Pocahontas Pancake and Waffle Shop was originally opened in 1974 by the Crisostomides family. In 1986 The Zervoudakis family, Mary, Angelo and George bought the restaurant and kept the Pocahontas name. Since that time there have been many changes made to the restaurant. We brought in local artist Jim Johnson to paint murals on the wall and windows and had an authentic Indian Tee Pee built inside. Our crew works hard to keep our restaurant in good condition, serve the best food possible and provide a family friendly atmosphere.
In late August of 2002, the Food Network featured Pocahontas Pancakes and Waffle Shop on the "Best Of" series choosing us as the "Best Pancake House in Virginia Beach".
We appreciate you choosing Pocahontas Pancake and Waffle Shop and hope you enjoy your visit.
Below is a newspaper article printed February 2007 in the Virginia Pilot, the local newspaper for Hampton Roads, Virginia .
Restaurateur opened his heart to women needing sustenance!
IT WAS A SMALL ACT: Susan Anderson was going to take her friend out for pancakes. She wanted to give Melia Trost a much-needed break from some family worries.
On a Thursday morning earlier this month, Anderson drove Trost to the Pocahontas Pancake and Waffle Shoppe at the Oceanfront.
If you haven't been there, Pocahontas Pancakes is a landmark of the tourist strip on Atlantic Avenue. Over the summer, the lines can stretch out the door, but in the beginning of February the Oceanfront often resembles a ghost town, and many businesses are virtually empty.
When the women walked in the restaurant's back entrance, they were the only customers, and no one was around to seat them.
Men standing near the door said the place was closed. The front door was locked. The men apologized and said that during the off-season Pocahontas is open only on weekends.
Anderson persisted, saying her friend had never been to Pocahontas.
That changed everything.
Owner George Zervoudakis invited them in. He asked them to sit down. He made them coffee and warmed their mugs to make sure the coffee stayed hot.
Then he went in the back and made his famous pecan waffles. He apologized that it would take 15 minutes to warm up the grill. He sliced bananas for a side dish.
As he worked, the women sat in the empty restaurant and talked. Girl talk. Some about their children. Some about growing up. Some about Trost's teenage daughter, who was fighting a second bout of cancer.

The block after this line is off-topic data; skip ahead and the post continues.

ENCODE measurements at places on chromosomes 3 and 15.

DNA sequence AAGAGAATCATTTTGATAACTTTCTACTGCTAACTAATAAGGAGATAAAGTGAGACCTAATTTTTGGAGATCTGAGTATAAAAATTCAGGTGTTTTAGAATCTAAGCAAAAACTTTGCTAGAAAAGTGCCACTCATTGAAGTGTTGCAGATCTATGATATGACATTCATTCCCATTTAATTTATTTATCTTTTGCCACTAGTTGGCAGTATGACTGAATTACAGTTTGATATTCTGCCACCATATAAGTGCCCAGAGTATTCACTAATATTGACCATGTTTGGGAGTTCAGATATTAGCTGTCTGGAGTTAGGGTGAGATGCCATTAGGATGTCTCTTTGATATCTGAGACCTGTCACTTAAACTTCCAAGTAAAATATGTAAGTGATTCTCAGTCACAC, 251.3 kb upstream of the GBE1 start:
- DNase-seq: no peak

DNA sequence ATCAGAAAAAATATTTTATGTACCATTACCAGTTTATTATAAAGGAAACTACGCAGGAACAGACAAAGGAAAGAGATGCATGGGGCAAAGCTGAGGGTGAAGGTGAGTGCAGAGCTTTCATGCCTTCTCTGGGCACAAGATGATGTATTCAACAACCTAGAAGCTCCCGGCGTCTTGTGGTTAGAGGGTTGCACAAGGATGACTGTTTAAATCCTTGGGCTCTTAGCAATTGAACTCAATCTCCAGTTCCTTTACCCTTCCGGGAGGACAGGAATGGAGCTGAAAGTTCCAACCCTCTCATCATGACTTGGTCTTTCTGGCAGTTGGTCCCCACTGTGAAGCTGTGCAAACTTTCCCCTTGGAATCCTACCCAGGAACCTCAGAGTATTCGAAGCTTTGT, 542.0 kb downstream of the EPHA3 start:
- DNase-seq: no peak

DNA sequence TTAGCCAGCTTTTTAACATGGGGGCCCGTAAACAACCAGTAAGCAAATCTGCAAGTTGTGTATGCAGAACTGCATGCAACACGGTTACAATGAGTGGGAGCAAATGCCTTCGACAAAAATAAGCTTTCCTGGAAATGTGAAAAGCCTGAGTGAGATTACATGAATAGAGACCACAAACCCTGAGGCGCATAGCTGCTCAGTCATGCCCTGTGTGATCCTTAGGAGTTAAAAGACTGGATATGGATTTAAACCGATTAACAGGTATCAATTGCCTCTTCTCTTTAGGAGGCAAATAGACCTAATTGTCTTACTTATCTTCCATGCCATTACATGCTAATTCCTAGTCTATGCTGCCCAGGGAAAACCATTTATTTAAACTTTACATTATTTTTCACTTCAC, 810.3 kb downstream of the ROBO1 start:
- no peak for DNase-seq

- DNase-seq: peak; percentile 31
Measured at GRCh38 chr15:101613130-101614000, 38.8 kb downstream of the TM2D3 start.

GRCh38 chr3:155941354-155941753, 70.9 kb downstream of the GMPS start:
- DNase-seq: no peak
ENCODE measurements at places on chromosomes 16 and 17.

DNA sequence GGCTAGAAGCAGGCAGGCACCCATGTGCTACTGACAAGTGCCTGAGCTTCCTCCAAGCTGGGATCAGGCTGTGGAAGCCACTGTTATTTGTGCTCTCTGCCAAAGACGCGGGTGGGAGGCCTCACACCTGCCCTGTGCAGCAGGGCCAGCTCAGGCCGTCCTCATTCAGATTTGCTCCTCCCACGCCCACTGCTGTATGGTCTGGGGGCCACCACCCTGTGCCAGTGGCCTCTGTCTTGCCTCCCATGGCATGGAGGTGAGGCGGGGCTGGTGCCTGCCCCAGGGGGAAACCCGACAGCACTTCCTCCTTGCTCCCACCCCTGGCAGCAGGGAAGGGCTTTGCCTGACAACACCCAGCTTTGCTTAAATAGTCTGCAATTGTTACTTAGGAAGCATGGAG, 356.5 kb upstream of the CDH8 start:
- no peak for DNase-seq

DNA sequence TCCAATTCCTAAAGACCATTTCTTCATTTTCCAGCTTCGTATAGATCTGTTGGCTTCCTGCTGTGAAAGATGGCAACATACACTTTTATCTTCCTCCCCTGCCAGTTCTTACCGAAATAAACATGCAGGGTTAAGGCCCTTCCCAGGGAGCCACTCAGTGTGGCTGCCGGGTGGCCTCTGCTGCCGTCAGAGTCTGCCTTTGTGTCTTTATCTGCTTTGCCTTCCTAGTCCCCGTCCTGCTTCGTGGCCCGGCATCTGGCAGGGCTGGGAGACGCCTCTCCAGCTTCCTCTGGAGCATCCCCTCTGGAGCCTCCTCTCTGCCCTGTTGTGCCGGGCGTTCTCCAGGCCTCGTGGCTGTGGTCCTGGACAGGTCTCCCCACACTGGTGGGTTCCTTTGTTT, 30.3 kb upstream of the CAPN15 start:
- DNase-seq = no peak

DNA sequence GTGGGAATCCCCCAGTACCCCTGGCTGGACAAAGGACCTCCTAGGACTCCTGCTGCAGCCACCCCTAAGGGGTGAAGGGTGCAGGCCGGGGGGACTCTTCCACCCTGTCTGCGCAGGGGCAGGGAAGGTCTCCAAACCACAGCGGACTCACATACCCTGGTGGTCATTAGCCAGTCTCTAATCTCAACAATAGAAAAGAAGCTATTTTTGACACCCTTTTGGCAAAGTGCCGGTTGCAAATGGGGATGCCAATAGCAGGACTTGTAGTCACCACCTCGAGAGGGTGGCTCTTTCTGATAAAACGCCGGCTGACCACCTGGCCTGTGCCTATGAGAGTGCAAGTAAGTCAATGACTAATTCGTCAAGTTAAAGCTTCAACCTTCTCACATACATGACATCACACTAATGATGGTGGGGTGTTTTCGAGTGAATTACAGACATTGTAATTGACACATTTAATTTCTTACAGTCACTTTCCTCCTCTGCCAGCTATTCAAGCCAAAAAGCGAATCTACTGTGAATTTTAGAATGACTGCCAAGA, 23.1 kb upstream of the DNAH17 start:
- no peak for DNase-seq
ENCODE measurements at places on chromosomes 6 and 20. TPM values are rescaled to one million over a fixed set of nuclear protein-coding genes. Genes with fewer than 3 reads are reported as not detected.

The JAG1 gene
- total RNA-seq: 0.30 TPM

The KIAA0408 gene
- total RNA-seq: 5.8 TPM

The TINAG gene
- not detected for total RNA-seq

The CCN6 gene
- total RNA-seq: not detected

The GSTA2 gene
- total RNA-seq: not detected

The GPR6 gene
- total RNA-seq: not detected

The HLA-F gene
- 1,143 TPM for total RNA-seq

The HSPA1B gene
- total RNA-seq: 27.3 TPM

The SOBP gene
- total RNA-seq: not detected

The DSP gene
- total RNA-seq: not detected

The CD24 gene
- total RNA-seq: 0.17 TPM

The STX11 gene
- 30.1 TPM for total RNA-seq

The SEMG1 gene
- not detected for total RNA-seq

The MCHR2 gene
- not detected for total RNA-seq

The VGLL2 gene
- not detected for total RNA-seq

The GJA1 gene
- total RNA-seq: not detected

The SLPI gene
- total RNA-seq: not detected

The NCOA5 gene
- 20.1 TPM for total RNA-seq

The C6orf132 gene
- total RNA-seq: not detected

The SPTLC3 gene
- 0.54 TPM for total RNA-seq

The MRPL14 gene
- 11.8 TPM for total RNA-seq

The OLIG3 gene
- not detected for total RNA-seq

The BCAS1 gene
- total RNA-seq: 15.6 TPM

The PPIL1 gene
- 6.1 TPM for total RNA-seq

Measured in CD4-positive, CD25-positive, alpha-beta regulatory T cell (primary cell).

The smell of the place, Trost said, was very comforting, like her mother's kitchen.
Then Zervoudakis brought out the food, which the women described as incredible. The waffles had an elaborate design around the border. After 30 minutes, Zervoudakis approached the table. He told the women he'd be right back, he needed to go pick up his wife.
"Is it all right with you?" he asked.
Of course, they said. And the women kept talking. When he came back, Anderson pulled out a $20 bill to pay.
But Zervoudakis wouldn't take it. Anderson followed him around the restaurant, and still he wouldn't take it. He said she was embarrassing him.
"It's becoming go, go, go. Money, money, money. Maybe I'm one of the few romantics left," Zervoudakis told me later. "A few dollars in my pocket, it's not going to make a difference."
Zervoudakis is energized when people treat him well. He says it's the hospitality that comes with being Greek. In turn, he likes to give back twice what people do for him.
I told Zervoudakis why the women were there: to keep their minds off the anxiety that cancer brings. I told him that the next day Melia Trost's 18-year-old daughter was going in for chest scans to see if her cancer treatment had worked. He was quiet and said "oh." Then I told him that the test results came back and the cancer was gone. He didn't say much.
But Trost described that morning as "an absolutely amazing" experience.
"It's hard for people to know what to do," she said. Some people don't call. Some people avoid the subject in conversation. Some people don't ask what they can do. Everyone means well, but they just don't know how to help.
"He gave us exactly what we needed."
Coffee, bananas and waffles.
Reach Mike Gruss at (757) 446-2277 or mike.gruss@pilotonline. The Virginian-Pilot © February 24, 2007